Kellogg's CEO tells people to eat cereal to save money

It doesn't matter if you're a single adult or married with children, there's nothing quite like having cereal for dinner or a late night snack once in a while.

Something about it feels nostalgic but it's also really easy to fall back on when you're too exhausted to cook a full meal. There's nothing wrong with grabbing a bowl of cereal for a meal outside of breakfast. You're feeding yourself or your family a food that contains some of the vitamins a body needs.

Maybe that's the thought process Kellogg's CEO Gary Pilnick was going with when he unintentionally sparked some serious backlash. Pilnick was interviewed by CNBC's "Squawk on the Street" discussing the cereal giant's new commercial featuring Tony the Tiger. The commercial itself isn't really the problem. It features a mom holding a box of cereal with kids excitedly awaiting their cereal for dinner chanting along with Tony the Tiger's call to eat the sweet meal.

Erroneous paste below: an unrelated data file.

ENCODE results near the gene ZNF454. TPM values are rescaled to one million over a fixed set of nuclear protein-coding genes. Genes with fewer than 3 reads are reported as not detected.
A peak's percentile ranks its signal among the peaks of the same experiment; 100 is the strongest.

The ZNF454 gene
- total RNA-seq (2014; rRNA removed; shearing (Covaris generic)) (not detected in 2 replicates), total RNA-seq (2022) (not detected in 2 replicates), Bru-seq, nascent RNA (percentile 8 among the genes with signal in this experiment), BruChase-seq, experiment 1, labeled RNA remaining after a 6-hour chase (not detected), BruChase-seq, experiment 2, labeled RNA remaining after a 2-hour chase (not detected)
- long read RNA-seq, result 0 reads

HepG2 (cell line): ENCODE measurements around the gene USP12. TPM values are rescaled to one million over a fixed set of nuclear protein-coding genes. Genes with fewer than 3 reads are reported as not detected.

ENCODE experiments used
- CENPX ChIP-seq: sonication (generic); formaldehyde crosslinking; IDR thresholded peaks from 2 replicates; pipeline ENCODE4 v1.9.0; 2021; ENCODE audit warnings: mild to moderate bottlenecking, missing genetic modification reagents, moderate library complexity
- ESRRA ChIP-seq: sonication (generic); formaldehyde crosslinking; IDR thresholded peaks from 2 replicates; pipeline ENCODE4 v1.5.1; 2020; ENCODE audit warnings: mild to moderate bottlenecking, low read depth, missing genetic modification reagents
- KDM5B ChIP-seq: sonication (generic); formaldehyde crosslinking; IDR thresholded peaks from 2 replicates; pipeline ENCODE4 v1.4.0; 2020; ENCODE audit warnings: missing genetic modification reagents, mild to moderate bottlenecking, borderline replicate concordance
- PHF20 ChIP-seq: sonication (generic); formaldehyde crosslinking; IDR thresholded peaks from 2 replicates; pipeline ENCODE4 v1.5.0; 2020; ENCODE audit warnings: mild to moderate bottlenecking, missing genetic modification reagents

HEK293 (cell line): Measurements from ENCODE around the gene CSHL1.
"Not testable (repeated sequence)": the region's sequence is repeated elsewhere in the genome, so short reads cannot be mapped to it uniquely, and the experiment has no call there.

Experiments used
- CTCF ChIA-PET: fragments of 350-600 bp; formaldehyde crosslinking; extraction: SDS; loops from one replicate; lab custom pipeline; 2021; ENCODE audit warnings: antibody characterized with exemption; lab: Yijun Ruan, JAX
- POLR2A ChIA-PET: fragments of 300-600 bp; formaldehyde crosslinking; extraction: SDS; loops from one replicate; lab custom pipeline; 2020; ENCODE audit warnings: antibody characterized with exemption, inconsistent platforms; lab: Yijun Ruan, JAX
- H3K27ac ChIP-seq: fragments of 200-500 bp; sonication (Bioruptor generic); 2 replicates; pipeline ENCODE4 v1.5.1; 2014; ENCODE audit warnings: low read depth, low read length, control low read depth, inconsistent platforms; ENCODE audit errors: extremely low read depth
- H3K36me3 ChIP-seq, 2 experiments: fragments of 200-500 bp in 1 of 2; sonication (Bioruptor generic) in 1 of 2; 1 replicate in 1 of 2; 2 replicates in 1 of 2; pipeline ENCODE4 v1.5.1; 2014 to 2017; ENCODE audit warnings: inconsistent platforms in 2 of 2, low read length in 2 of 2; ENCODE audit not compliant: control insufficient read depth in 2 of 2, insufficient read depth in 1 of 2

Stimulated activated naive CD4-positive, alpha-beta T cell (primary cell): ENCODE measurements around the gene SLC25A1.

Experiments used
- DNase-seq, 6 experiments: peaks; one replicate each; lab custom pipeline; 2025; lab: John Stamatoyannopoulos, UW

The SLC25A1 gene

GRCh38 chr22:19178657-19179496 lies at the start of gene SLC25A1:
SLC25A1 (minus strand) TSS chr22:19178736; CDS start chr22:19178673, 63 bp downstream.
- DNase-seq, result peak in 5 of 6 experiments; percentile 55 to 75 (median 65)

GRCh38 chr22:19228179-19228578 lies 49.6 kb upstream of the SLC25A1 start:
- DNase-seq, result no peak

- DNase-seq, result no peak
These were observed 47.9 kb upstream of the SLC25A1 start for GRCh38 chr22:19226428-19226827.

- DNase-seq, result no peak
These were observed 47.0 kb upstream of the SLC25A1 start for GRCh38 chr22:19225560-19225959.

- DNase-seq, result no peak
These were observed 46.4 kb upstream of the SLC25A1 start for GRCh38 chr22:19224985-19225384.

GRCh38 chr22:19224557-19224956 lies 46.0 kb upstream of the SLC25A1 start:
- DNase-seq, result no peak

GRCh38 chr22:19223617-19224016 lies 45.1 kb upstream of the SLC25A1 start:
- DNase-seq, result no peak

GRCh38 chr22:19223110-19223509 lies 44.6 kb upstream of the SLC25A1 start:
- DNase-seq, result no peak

The backlash came followeing Pilnick's comments about why his company felt the need to create a commercial advocating families eating cereal for diner.

Keep ReadingShow less


We all know that Americans pay more for healthcare than every other country in the world. But how much more?

According an American expatriate who shared the story of his ER visit in a Taiwanese hospital, Americans are being taken to the cleaners when we go to the doctor. We live in a country that claims to be the greatest in the world, but where an emergency trip to the hospital can easily bankrupt someone.

Kevin Bozeat had that fact in mind when he fell ill while living in Taiwan and needed to go to the hospital. He didn't have insurance and he had no idea how much it was going to cost him. He shared the experience in a now-viral Facebook post he called "The Horrors of Socialized Medicine: A first hand experience."

Keep ReadingShow less
Pop Culture

Monica Lewinsky reclaims the office power suit in new voting campaign

The activist teamed with apparel brand Reformation to combat voter frustration in a fabulous way.

Lewinsky partnered with Reformation for their "You've Got The Power" voting campaign

Monica Lewinsky knows a thing or two about reinvention.

The former White House intern became the source of media obsession after her affair with former President Bill Clinton become public. It solidified her place in history against her will, but through her actions since, Lewinsky has transformed her public persona into a feminist icon and champion of a powerful anti-bullying campaign.